Anita O’Day’s stage surname was Pig Latin for “Dough.” As in money, in that O’Day was always looking for it.
When I mentioned this factoid (factoid in the sense of true, but trivial) to my musically-astute friend, she cracked up, thinking that I meant the musical solfège syllable “Do,” as in “Do-re-mi, etc.” Well, that would have been wearing an insult as a badge of honor… . But, as one can discern from this segment from the documentary film Jazz on a Summer’s Day, O’Day had no trouble finding “Do.”
Dough, however, was another story, in that O’Day was a heroin addict. Heroin use very well might have contributed to this exuberant, bordering on manic, performance.
More, after the jump.
Jazz on a Summer’s Day was fashion photographer Bert Stern’s first effort at directing a film. One of the things that has ensured the film’s continued popularity and relevance is that Stern did not approach the event from a standpoint of wanting to make a “music video.” He wanted to show the context provided by the environment and especially the people. I think though that it is obvious that he used his fashion-photographer’s eye in choosing which people to watch. And now, I indulge in a little self-quotation:
The visual result is immensely attractive. It looks like a succession of 1950s fashion, glamour, and nightclub still shots interspersed with day-in-the-life vignettes filmed on the fly, from a solo cellist playing Bach in a boardinghouse room to children on a playground. There are also “Impressionistic” shots of moving water and of undulating reflections in the water. Many scenes are framed “dramatically,” and the colors are over-saturated, as in a 1950s magazine spread.
Adding to the visual interest is the fact that, that summer, the America’s Cup international yacht races were being held in Rhode Island Sound, off Newport. (As far as I can tell, most of the shots are of spectator, rather than competitor, yachts.) This is more an art film than a documentary. There is no dialog or voiceover narration, only occasional stage announcements and a radio interview or two. I think it fair to say that Stern’s innovations have had a continued influence on generations of artsy documentaries, such as Winged Migration, and on films such as Steve McQueen’s Le Mans.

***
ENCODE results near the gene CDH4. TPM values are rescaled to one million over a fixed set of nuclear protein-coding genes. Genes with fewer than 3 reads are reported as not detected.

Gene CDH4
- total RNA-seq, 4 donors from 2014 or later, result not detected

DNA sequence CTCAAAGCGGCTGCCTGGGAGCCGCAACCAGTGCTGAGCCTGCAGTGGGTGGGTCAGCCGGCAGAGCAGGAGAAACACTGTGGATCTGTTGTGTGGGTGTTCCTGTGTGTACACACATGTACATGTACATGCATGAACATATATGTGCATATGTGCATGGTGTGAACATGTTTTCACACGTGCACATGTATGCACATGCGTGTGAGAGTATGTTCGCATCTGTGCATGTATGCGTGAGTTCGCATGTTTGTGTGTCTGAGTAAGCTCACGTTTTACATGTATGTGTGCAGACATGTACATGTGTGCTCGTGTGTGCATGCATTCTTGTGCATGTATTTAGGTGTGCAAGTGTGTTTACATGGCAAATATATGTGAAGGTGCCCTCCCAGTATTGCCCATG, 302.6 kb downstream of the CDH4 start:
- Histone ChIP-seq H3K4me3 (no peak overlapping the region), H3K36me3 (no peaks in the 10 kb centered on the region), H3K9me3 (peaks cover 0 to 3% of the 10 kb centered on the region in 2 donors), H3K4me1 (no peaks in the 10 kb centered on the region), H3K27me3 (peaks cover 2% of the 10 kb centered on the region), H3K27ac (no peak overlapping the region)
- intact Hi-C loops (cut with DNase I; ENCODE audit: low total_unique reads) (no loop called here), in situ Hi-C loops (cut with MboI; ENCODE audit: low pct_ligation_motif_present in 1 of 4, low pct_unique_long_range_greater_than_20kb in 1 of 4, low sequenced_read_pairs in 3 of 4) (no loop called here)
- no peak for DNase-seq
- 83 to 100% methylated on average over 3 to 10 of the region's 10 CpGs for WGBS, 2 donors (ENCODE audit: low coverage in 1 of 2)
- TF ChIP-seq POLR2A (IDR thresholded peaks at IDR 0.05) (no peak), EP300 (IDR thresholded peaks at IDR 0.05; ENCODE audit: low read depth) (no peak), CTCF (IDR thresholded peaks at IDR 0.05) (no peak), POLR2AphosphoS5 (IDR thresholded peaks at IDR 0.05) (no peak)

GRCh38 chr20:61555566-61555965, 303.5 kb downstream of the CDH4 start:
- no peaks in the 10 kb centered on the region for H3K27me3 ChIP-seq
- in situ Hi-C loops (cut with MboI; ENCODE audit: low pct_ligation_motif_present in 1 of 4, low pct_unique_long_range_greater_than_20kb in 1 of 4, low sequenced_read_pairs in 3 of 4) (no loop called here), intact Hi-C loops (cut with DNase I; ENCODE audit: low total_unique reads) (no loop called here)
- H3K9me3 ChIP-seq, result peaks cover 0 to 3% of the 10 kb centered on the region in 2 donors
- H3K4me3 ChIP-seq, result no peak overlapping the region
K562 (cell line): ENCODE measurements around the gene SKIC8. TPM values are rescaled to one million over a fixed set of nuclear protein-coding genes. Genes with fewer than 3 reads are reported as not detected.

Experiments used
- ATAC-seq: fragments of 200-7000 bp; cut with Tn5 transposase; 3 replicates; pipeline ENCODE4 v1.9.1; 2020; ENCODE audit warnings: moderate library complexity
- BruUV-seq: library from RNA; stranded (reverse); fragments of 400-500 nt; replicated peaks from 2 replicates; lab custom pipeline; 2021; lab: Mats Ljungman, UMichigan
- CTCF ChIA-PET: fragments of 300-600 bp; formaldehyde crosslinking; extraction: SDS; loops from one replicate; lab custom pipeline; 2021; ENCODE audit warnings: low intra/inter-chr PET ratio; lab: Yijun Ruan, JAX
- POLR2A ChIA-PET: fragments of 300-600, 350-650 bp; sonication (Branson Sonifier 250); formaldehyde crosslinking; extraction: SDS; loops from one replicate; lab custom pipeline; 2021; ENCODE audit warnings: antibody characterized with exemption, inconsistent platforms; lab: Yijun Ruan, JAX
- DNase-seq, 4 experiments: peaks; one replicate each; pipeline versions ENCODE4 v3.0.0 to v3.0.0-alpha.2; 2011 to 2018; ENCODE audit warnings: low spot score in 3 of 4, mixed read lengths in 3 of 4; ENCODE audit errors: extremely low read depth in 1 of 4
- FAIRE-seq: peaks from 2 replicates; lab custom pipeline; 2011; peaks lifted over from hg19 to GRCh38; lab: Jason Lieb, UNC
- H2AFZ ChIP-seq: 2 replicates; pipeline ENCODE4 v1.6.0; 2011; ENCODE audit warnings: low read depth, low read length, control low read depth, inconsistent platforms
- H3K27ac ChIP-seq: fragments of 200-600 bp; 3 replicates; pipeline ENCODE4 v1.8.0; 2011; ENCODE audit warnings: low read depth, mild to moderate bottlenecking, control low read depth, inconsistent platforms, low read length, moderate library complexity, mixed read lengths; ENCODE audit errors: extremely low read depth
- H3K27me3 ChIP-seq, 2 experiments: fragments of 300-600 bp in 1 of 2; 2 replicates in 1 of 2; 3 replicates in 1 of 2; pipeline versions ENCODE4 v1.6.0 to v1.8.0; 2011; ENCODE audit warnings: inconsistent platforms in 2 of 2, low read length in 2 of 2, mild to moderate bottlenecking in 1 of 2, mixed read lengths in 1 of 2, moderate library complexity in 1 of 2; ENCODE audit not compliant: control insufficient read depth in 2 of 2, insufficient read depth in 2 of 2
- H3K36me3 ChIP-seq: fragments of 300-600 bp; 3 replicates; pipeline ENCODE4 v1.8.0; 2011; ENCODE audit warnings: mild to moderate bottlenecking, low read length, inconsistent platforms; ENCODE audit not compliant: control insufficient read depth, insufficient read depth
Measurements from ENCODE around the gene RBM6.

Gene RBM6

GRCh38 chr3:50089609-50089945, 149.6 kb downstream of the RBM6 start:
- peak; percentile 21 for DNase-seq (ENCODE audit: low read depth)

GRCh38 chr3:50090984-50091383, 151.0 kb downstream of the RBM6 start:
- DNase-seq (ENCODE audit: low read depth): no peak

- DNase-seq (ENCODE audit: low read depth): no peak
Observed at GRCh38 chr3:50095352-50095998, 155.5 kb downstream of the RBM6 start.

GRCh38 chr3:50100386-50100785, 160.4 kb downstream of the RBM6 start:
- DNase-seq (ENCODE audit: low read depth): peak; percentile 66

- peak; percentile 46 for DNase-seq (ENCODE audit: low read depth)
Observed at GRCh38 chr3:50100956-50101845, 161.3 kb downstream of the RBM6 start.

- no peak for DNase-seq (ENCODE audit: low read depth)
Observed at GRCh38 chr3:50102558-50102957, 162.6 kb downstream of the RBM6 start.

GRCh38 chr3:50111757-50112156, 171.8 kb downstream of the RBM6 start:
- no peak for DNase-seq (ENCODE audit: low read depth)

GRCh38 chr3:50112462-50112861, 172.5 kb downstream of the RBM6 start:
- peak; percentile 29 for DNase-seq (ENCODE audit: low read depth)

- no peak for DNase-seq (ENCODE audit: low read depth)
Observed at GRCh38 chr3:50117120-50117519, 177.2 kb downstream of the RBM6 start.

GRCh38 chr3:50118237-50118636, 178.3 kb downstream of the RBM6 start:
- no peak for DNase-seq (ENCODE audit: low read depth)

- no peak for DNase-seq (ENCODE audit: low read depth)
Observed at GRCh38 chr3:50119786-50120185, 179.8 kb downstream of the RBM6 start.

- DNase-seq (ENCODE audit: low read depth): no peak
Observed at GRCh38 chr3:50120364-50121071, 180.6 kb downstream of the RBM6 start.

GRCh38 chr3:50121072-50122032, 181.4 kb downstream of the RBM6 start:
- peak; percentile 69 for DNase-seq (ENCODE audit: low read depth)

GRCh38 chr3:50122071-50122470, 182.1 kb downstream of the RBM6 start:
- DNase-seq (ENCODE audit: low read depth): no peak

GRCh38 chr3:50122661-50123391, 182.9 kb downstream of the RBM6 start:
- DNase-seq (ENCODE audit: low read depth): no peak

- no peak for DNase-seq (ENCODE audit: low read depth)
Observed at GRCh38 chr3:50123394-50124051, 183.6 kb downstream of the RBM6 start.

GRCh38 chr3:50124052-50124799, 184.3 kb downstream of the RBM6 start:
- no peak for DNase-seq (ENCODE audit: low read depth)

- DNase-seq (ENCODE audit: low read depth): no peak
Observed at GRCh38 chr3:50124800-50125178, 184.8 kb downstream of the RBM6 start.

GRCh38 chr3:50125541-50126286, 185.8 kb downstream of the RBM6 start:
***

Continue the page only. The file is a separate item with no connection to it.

Jazz on a Summer’s Day is as much about one imaginatively-constructed summer day and the evening that follows as it is a music-performance documentary. That’s what gives it its wider appeal. Stern was fascinated by the social juxtapositions the Festival occasioned, so much of the film is devoted to people watching. My favorite performance is Anita O’Day’s daytime set.
Other headliners include Louis Armstrong, Mahalia Jackson, an impossibly young Gerry Mulligan, Dinah Washington, George Shearing, Thelonious Monk, Sonny Stitt, Jimmy Giuffre (whose surname is misspelled “Guiffre” in the credits), and Chico Hamilton. (Chuck Berry appears, but his performance of “Sweet Little Sixteen” strikes me as belabored and out of place. Duke Ellington also performed, as did Miles Davis, but neither was filmed; permission to film them and others was not forthcoming.)
I wish I could provide a link for something other than Amazon’s streaming video, but it appears that the excellent New Yorker Video DVD remastering (DVD 16500) from 2000 is now out of print. Be careful about buying used DVDs, in that many on offer will not play on US DVD players. So, streaming it is.
# # #